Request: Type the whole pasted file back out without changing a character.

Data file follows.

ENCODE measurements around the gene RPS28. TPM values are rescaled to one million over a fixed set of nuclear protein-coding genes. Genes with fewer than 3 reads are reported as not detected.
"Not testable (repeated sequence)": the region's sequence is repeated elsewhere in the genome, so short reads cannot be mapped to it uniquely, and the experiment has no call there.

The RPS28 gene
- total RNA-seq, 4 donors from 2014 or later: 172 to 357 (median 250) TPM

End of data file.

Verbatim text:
ENCODE measurements around the gene RPS28. TPM values are rescaled to one million over a fixed set of nuclear protein-coding genes. Genes with fewer than 3 reads are reported as not detected.
"Not testable (repeated sequence)": the region's sequence is repeated elsewhere in the genome, so short reads cannot be mapped to it uniquely, and the experiment has no call there.

The RPS28 gene
- total RNA-seq, 4 donors from 2014 or later: 172 to 357 (median 250) TPM